Of course, companies and communities will need to work with cities to affect changes in zoning that facilitate more walkable areas and allow businesses, jobs and housing to enter those downtowns. This healthy mix is an ideal for citizens and communities to aspire to, as well as a smart strategy for companies moving forward.
Hybrid workspaces create diverse, creative environments
Increasingly, the corporate campus is becoming a mechanism for companies to express personality and culture. Enterprises encourage the healthy exchange of ideas with different kinds of workplace variety: Living room-style lounge areas complement more standard conference rooms and cubicles, as well as open areas and shared seating.
"The most innovative thing companies can do right now is offer workplace variety. Autonomy trumps all."
— Allison Arieff
Many companies are now making space for new types activities, from meditation to arcade games and libraries. Instead of using corner offices, executives sit at open desks with the rest of the team.
"[People who used] to fight to find a conference room now fight for a place on the couch."
— Paul Chapman
Just as consumers reject one-size-fits-all solutions, employees expect options and customization. Not everyone works well in the same environment, and the pendulum of popular preference will continue to swing between single-person offices, individual cubes, and open areas. Not every company can offer all options, but all organizations can offer some.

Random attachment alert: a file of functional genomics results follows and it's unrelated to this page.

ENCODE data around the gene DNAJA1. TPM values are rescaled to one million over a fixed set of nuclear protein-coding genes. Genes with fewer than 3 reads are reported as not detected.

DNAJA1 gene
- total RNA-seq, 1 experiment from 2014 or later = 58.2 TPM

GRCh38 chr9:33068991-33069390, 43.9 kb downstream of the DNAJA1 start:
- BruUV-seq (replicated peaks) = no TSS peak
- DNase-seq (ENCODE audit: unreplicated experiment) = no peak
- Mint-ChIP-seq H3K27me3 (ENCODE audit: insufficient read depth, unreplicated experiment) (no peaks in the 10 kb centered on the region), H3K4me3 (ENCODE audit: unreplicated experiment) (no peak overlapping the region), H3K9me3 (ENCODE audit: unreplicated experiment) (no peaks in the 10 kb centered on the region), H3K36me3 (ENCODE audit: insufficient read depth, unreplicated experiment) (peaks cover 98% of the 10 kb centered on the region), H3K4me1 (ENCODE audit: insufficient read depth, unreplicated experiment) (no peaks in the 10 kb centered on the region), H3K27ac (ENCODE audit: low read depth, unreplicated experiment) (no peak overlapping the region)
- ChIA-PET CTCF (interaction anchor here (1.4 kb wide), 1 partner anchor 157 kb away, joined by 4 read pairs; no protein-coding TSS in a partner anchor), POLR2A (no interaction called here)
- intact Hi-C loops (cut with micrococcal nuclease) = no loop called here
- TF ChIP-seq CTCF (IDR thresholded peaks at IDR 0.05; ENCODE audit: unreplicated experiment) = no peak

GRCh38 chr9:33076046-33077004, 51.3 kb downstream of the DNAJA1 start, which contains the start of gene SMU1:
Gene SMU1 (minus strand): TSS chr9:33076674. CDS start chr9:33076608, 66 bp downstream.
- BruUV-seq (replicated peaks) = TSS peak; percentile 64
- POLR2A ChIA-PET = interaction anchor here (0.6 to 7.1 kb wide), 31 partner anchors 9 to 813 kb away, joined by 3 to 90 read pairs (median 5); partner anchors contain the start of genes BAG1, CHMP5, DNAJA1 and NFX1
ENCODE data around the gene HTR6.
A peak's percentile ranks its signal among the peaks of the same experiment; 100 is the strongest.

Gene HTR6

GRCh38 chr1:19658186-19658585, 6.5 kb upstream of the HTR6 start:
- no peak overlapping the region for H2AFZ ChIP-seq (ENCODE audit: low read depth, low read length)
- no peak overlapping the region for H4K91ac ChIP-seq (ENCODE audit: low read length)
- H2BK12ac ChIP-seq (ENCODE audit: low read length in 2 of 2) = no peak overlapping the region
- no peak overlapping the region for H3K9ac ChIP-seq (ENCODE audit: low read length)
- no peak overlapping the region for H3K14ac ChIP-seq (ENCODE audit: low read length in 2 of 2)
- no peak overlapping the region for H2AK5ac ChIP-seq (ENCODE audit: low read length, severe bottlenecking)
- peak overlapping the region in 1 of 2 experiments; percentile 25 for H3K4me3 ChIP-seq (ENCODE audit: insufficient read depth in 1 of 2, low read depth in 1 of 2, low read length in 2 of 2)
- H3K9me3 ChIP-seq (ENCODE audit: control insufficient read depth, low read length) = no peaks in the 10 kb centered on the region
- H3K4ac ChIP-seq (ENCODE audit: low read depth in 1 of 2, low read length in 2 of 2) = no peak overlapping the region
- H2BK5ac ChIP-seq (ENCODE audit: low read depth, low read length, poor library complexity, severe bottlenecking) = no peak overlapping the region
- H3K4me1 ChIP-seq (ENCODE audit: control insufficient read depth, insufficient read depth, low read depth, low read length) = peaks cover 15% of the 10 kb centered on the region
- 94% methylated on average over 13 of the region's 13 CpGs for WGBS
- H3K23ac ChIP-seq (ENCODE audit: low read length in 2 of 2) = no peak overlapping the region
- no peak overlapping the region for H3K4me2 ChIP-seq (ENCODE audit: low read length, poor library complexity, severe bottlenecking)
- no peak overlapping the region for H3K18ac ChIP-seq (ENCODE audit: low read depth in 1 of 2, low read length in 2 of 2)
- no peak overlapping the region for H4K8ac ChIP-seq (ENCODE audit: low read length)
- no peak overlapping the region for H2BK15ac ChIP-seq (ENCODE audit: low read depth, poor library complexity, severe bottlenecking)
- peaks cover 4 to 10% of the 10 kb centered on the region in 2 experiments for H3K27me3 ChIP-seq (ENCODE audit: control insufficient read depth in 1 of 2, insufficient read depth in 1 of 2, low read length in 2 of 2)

The next-generation workplace
What does the office of the future look like? Very possibly, it involves no assigned office at all. Having remote employees and working-from-home options are rising trends, but even though people demand mobility, they still desire human contact. We are social animals who will always crave collaboration, regardless of shape or form. The question is what forms best enable it.
In the race for talent, great campuses powered by excellent technology are now a key asset.
The blueprint for a modern campus
- Select a location with access to public transportation and a dense, walkable urban environment
- Choose an architectural design that connects people
- Express company values and personality with hybrid workspaces
About Allison Arieff
Allison Arieff is a New York Times contributing columnist, was the editor-in-chief of Dwell Magazine, and has authored two books. Today, Allison brings people together across the political spectrum to develop solutions to problems that cities face by serving as editorial director of SPUR, the San Francisco Bay Area Planning and Research Association.